Entire West Virginia Supreme Court Faces Impeachment NPR's Lakshmi Singh speaks with West Virginia delegate Mike Pushkin about the current fight over whether to impeach the remaining justices of the state's Supreme Court.

Entire West Virginia Supreme Court Faces Impeachment

Entire West Virginia Supreme Court Faces Impeachment

  • Download
  • <iframe src="https://www.npr.org/player/embed/638018031/638018037" width="100%" height="290" frameborder="0" scrolling="no" title="NPR embedded audio player">
  • Transcript

NPR's Lakshmi Singh speaks with West Virginia delegate Mike Pushkin about the current fight over whether to impeach the remaining justices of the state's Supreme Court.


The West Virginia House of Delegates faces an important decision on Monday, whether to impeach all four justices on the state's Supreme Court.

The judiciary committee already adopted articles of impeachment against the justices, accusing them of, quote, "maladministration, corruption, incompetency, neglect of duty in certain high crimes and misdemeanors."

If the impeachment articles are approved by the House on Monday, the state's Senate will hold a trial. We wanted to learn more about this, so we called West Virginia Democratic delegate Mike Pushkin. He wrote the original resolution to initiate impeachment proceedings back in February, and he joins us now.

Delegate Pushkin, thanks for joining us.

MIKE PUSHKIN: Thank you for having me on.

SINGH: Can you begin by telling us - what do you expect will happen on Monday?

PUSHKIN: Well, they need a simple majority. So I believe that the majority party should be able to pass or adopt whatever article they choose to. They need 51 votes.

SINGH: So the justices may be removed if that, in fact, happens. If the impeachment process moves forward and they're gone, then there's the process of selecting their replacements. Tell me about that because there's a lot of confusion about how they'll be selected and how much time it'll take to select their replacements.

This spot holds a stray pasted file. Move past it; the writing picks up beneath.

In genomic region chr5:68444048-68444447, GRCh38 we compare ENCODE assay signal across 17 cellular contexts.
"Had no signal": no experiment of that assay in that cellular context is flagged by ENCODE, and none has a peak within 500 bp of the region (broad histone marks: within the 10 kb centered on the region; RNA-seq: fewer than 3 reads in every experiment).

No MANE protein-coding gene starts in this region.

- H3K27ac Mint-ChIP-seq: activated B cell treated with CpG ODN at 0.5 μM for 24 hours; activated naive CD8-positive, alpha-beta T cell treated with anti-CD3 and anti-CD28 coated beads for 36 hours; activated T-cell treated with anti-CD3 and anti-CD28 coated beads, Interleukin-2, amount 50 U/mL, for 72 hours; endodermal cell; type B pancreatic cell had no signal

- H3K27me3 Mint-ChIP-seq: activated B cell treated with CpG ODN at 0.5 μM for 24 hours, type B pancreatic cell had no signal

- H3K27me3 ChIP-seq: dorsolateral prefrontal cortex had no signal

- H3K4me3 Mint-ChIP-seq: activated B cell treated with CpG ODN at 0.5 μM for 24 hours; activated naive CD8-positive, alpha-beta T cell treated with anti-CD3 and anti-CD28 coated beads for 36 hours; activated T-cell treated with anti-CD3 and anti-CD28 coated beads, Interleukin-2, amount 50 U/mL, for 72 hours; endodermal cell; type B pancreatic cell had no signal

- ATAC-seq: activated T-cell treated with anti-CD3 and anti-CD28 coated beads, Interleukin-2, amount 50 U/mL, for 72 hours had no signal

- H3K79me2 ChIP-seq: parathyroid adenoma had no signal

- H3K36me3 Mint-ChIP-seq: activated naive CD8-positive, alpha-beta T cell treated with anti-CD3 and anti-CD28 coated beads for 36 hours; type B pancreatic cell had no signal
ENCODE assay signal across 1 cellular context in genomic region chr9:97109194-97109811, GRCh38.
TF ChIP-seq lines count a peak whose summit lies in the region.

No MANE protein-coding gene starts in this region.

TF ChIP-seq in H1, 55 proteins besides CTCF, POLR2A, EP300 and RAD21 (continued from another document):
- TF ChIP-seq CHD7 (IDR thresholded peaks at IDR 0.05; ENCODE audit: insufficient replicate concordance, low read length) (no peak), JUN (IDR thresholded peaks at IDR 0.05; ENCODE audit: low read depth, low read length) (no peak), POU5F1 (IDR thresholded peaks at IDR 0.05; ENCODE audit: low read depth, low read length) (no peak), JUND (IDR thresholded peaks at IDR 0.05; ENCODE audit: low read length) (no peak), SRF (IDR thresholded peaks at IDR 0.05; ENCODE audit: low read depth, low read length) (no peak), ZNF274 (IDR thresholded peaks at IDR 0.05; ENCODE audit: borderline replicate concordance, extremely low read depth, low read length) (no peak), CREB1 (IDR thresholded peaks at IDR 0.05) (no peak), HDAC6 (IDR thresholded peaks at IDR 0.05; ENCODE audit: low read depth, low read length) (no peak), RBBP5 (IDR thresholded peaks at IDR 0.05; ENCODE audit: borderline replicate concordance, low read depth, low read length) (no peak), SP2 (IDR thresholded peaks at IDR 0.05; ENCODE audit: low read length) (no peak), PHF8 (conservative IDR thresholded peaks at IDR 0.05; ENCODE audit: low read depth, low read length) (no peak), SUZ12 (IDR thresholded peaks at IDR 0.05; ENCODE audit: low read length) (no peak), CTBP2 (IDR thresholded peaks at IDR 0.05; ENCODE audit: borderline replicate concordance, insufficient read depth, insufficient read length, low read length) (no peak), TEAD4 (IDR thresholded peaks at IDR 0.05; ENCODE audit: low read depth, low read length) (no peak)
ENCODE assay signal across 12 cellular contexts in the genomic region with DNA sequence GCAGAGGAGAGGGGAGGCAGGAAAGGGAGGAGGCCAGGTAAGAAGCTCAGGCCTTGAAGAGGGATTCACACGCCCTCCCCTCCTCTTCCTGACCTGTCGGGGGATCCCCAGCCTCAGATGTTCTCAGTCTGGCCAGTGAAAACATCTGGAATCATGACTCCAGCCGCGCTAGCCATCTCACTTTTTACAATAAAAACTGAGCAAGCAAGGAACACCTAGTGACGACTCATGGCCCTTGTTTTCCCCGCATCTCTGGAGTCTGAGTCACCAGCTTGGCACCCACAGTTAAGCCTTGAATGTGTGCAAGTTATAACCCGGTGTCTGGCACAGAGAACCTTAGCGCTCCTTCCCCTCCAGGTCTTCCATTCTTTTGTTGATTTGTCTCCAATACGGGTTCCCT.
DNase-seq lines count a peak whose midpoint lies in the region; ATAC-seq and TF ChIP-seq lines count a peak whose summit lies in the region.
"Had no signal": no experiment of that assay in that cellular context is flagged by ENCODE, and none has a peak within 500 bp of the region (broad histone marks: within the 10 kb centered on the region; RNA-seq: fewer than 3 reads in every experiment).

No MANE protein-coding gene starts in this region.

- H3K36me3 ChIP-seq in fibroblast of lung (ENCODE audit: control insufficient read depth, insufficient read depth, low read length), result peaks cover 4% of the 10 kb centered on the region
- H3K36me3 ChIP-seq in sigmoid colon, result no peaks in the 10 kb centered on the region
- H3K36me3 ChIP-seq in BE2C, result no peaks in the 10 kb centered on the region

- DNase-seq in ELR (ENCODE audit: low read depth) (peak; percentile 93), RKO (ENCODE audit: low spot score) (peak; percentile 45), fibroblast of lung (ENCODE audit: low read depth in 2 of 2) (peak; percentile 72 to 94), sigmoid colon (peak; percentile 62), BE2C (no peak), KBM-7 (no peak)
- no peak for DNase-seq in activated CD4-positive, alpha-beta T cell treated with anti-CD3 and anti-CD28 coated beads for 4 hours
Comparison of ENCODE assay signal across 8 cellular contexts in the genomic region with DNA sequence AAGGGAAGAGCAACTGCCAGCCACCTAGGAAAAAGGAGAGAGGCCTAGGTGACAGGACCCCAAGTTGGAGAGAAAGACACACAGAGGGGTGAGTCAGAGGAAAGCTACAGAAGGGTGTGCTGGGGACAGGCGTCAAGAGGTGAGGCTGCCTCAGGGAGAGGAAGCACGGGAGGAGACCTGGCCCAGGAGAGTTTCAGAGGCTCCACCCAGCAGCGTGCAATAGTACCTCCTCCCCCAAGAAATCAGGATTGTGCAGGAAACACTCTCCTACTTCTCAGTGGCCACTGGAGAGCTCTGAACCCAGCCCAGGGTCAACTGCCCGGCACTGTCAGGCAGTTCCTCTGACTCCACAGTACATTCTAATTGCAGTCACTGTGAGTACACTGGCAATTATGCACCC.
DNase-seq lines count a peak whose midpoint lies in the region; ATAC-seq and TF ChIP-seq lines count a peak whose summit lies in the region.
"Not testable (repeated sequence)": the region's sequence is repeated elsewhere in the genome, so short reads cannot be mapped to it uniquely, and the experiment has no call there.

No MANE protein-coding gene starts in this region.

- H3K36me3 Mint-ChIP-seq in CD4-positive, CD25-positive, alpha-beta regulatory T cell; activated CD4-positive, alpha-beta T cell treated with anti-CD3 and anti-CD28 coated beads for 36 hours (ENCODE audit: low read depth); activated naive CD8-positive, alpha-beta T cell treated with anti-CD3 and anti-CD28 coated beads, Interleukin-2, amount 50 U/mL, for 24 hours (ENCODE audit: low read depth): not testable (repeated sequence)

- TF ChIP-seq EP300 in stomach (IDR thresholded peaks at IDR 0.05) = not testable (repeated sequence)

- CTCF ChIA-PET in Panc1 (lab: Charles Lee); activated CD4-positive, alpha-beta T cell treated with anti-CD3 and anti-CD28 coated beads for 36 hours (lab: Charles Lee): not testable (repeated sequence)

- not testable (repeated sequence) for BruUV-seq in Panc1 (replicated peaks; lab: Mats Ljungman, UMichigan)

PUSHKIN: Well, if this goes on past August 14, which is Tuesday - so in all likelihood, the Senate would not be able to finish - it's not going to happen by Tuesday. So then the governor just gets to appoint the replacements, and that's what a lot of us find very troubling.

SINGH: This is complicated, so we should explain. What Delegate Pushkin's saying is that the deadline for a special election where West Virginia voters could choose new Supreme Court justices is on Tuesday.

As Pushkin points out, there's almost no way for the state House and Senate to approve the impeachment process before then, which means that if the Supreme Court justices are impeached, it'll be up to West Virginia Republican Governor Jim Justice to pick their replacements rather than holding a special election where the voters would decide.

Here's Delegate Pushkin again.

PUSHKIN: It seems like a bit more than just a coincidence that here we are running up against a deadline for a special election, which is Tuesday, and after all this time, there were certain weeks where we met two days out of the week, one day out of the week since this process started. So it seems a little bit more than a coincidence that we dragged our feet long enough to pass the deadline. And the deadline is Tuesday. We're meeting Monday.

SINGH: There's nothing wrong - there's nothing illegal about the governor being able to choose the replacements, the new justices. I'm wondering if there is a broader concern about what's happening now diluting the democratic process in West Virginia.

What are you concerned about the long-term impact of the actions that may take place in the coming days?

PUSHKIN: When you're talking about impeachment, you're basically talking about invalidating the statewide vote - the will of the voters - that's what we're talking about invalidating.

And so if you're going to create a situation where the bar is set where we're going to remove people from office for overspending, I think it'd be important to note that under this administration - under the Justice administration in West Virginia - there was the bungling of the flood relief money that came from HUD - 150 million federal dollars did not go to the right place.

There's been a case where an office in northern West Virginia was being rented by the DHHR since 2015 with upwards of a million dollars of taxpayers' money. There's been six figures spent on flowers outside the capital.

Now, would some people consider that overspending and maladministration? They could. So if we're setting the bar that low, my concern is, where exactly does it stop?

SINGH: That's West Virginia Delegate Mike Pushkin.

Delegate Pushkin, thank you for joining us.

PUSHKIN: Thank you so much for having me on. I appreciate that.

Copyright © 2018 NPR. All rights reserved. Visit our website terms of use and permissions pages at www.npr.org for further information.

NPR transcripts are created on a rush deadline by an NPR contractor. This text may not be in its final form and may be updated or revised in the future. Accuracy and availability may vary. The authoritative record of NPR’s programming is the audio record.